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New crash course focused on getting Sask. youth excited about journalism

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Fifteen youth from a variety of backgrounds are taking on the monumental task of creating and performing a live radio broadcast with on seven days to prepare.

The week long project is currently happening at the First Nations University of Canada (FNUniv) through their Indigenous Communication Arts program (INCA).

It’s a crash course to get youth involved in the world of journalism.

For long time FNUniv instructor, Shannon Avison, it’s always a great experience seeing youth pull together and face adversity as a collective group.

“It shows you, if you pay attention to young people and give them an opportunity, and you give them a safe place at the end of it all, you have these people that are going to be something,” Avison said.

The crash course was the idea of two former INCA students who were brainstorming a fun new way for youth to experience the program in a shorter, impactful way.

“It’s kind of unbelievable to see it and hear the youth come back laughing and saying they’re enjoying their time. They’re getting so much out of it, they’re learning things they can take back to their community,” Jaida Beaudin-Herney a former INCA student.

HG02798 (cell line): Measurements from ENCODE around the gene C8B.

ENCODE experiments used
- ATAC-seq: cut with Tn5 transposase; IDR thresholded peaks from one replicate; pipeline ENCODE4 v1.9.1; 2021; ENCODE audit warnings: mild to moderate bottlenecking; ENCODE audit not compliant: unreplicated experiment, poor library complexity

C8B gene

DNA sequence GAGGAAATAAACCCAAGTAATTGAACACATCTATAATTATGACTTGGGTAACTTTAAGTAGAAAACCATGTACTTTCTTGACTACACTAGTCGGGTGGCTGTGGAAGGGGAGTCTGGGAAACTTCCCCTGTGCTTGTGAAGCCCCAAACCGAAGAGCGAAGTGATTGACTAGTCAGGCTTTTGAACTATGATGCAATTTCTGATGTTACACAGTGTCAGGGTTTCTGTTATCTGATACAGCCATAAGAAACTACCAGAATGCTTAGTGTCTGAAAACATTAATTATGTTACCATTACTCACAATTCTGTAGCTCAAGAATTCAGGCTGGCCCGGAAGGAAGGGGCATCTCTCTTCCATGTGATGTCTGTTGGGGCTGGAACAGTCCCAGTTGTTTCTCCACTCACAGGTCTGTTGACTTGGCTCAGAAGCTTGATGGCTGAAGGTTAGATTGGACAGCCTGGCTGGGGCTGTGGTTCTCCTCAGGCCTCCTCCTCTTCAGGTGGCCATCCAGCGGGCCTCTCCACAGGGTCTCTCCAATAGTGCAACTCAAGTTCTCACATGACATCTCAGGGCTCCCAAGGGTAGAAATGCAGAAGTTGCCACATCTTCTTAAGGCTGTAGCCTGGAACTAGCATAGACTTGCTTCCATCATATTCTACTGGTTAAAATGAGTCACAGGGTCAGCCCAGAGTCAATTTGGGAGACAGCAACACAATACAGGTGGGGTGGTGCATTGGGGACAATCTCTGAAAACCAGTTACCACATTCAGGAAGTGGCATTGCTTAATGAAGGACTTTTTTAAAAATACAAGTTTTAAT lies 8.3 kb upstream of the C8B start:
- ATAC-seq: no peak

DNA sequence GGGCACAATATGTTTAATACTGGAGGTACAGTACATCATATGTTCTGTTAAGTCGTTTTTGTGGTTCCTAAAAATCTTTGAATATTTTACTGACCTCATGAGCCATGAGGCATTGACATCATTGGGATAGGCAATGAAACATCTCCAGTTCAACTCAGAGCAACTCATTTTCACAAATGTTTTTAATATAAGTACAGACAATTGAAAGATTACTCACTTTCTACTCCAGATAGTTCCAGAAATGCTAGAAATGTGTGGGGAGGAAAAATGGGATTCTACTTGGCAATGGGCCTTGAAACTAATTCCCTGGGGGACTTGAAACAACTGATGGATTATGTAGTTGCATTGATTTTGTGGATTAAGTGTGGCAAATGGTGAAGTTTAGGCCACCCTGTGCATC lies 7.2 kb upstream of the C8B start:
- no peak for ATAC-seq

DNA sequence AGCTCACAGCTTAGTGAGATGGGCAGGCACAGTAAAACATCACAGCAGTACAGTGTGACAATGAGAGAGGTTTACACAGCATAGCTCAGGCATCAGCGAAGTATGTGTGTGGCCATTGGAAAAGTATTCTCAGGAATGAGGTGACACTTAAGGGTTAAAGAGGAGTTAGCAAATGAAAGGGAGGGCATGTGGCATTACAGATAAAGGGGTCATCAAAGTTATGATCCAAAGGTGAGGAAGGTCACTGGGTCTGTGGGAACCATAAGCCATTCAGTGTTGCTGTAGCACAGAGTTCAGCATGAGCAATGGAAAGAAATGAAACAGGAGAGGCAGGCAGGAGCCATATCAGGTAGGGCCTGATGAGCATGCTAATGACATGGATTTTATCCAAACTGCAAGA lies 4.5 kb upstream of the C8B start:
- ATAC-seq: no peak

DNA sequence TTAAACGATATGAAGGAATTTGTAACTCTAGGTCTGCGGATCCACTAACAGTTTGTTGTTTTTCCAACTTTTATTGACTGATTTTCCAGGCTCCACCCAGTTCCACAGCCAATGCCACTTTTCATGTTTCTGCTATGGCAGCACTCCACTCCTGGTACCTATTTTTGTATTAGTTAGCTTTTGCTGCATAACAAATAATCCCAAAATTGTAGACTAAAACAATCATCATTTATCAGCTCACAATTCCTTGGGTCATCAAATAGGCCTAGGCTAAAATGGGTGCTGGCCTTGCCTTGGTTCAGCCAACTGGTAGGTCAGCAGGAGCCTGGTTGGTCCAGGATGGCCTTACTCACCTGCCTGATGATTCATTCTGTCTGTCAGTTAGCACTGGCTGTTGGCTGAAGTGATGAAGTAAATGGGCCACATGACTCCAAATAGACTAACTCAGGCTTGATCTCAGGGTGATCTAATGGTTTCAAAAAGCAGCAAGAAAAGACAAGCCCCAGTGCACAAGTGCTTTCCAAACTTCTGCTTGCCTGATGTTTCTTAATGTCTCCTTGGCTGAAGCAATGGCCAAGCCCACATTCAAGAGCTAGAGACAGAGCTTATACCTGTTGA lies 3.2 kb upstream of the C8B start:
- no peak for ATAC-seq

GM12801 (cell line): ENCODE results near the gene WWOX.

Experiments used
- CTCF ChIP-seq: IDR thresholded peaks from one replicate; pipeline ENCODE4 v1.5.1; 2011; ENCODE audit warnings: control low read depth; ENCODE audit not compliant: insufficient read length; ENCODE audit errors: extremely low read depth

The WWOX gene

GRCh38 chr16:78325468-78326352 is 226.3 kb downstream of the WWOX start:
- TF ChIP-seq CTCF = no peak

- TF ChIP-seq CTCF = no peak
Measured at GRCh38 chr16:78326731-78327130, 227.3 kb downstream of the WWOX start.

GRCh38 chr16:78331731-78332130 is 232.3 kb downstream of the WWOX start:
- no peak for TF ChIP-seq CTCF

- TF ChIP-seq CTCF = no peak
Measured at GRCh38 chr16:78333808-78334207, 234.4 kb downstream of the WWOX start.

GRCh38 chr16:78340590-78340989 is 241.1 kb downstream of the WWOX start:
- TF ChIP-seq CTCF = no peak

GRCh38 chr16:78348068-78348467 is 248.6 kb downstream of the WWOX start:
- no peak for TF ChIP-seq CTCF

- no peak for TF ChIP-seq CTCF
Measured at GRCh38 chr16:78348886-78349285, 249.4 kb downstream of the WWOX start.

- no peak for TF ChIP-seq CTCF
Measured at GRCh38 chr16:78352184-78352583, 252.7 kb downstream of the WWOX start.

William Yuzicapi, the operations manager of the CFNU radio station said the students were at first worrisome of their timeframe but it quickly became confident once they got to work.

“The look in their eyes was like a deer in the headlights. I think they are all now looking forward to Saturday when we start doing live,” said Yuzicapi.

The 45th annual FNUniv Pow-Wow will be taking place over the weekend at the Brandt Centre.

The broadcast will be streamed live Saturday afternoon on the CFNU Radio website between 12:00 and 6:00.

It will also be broadcasted on MBC Radio across Saskatchewan.

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